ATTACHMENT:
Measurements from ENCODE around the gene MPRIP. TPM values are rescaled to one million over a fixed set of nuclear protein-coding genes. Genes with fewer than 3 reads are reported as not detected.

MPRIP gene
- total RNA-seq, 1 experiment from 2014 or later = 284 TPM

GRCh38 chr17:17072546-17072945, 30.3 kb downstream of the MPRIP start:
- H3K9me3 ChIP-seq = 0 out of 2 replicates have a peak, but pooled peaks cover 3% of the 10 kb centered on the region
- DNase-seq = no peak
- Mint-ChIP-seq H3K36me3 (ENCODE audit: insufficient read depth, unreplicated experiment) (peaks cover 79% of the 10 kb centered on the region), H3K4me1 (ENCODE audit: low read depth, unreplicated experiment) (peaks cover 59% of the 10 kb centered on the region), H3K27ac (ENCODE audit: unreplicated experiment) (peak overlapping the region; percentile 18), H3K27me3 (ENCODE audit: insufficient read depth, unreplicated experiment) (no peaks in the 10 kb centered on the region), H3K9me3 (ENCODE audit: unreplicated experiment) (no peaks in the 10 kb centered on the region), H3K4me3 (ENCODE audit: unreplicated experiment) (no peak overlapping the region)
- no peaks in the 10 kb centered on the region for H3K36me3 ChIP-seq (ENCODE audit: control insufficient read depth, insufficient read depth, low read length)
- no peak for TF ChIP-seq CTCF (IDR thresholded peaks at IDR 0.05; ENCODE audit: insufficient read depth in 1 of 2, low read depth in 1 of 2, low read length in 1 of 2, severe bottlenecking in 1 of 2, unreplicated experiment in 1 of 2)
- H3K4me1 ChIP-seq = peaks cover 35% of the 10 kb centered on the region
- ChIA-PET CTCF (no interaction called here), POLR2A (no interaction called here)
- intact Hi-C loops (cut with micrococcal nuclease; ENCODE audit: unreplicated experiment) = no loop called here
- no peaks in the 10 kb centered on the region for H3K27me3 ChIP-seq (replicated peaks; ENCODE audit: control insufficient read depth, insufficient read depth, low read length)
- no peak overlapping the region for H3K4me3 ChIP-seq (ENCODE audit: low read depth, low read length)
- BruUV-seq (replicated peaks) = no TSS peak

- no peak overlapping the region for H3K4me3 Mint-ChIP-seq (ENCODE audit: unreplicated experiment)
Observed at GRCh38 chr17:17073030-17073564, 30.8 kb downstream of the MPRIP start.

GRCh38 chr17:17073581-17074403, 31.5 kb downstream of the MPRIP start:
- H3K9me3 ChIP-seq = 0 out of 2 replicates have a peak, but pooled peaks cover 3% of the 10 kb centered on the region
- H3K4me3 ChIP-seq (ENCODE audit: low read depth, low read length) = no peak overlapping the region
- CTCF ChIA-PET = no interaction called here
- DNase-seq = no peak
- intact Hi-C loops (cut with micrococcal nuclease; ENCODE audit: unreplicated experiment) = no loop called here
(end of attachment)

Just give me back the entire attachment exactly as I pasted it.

Measurements from ENCODE around the gene MPRIP. TPM values are rescaled to one million over a fixed set of nuclear protein-coding genes. Genes with fewer than 3 reads are reported as not detected.

MPRIP gene
- total RNA-seq, 1 experiment from 2014 or later = 284 TPM

GRCh38 chr17:17072546-17072945, 30.3 kb downstream of the MPRIP start:
- H3K9me3 ChIP-seq = 0 out of 2 replicates have a peak, but pooled peaks cover 3% of the 10 kb centered on the region
- DNase-seq = no peak
- Mint-ChIP-seq H3K36me3 (ENCODE audit: insufficient read depth, unreplicated experiment) (peaks cover 79% of the 10 kb centered on the region), H3K4me1 (ENCODE audit: low read depth, unreplicated experiment) (peaks cover 59% of the 10 kb centered on the region), H3K27ac (ENCODE audit: unreplicated experiment) (peak overlapping the region; percentile 18), H3K27me3 (ENCODE audit: insufficient read depth, unreplicated experiment) (no peaks in the 10 kb centered on the region), H3K9me3 (ENCODE audit: unreplicated experiment) (no peaks in the 10 kb centered on the region), H3K4me3 (ENCODE audit: unreplicated experiment) (no peak overlapping the region)
- no peaks in the 10 kb centered on the region for H3K36me3 ChIP-seq (ENCODE audit: control insufficient read depth, insufficient read depth, low read length)
- no peak for TF ChIP-seq CTCF (IDR thresholded peaks at IDR 0.05; ENCODE audit: insufficient read depth in 1 of 2, low read depth in 1 of 2, low read length in 1 of 2, severe bottlenecking in 1 of 2, unreplicated experiment in 1 of 2)
- H3K4me1 ChIP-seq = peaks cover 35% of the 10 kb centered on the region
- ChIA-PET CTCF (no interaction called here), POLR2A (no interaction called here)
- intact Hi-C loops (cut with micrococcal nuclease; ENCODE audit: unreplicated experiment) = no loop called here
- no peaks in the 10 kb centered on the region for H3K27me3 ChIP-seq (replicated peaks; ENCODE audit: control insufficient read depth, insufficient read depth, low read length)
- no peak overlapping the region for H3K4me3 ChIP-seq (ENCODE audit: low read depth, low read length)
- BruUV-seq (replicated peaks) = no TSS peak

- no peak overlapping the region for H3K4me3 Mint-ChIP-seq (ENCODE audit: unreplicated experiment)
Observed at GRCh38 chr17:17073030-17073564, 30.8 kb downstream of the MPRIP start.

GRCh38 chr17:17073581-17074403, 31.5 kb downstream of the MPRIP start:
- H3K9me3 ChIP-seq = 0 out of 2 replicates have a peak, but pooled peaks cover 3% of the 10 kb centered on the region
- H3K4me3 ChIP-seq (ENCODE audit: low read depth, low read length) = no peak overlapping the region
- CTCF ChIA-PET = no interaction called here
- DNase-seq = no peak
- intact Hi-C loops (cut with micrococcal nuclease; ENCODE audit: unreplicated experiment) = no loop called here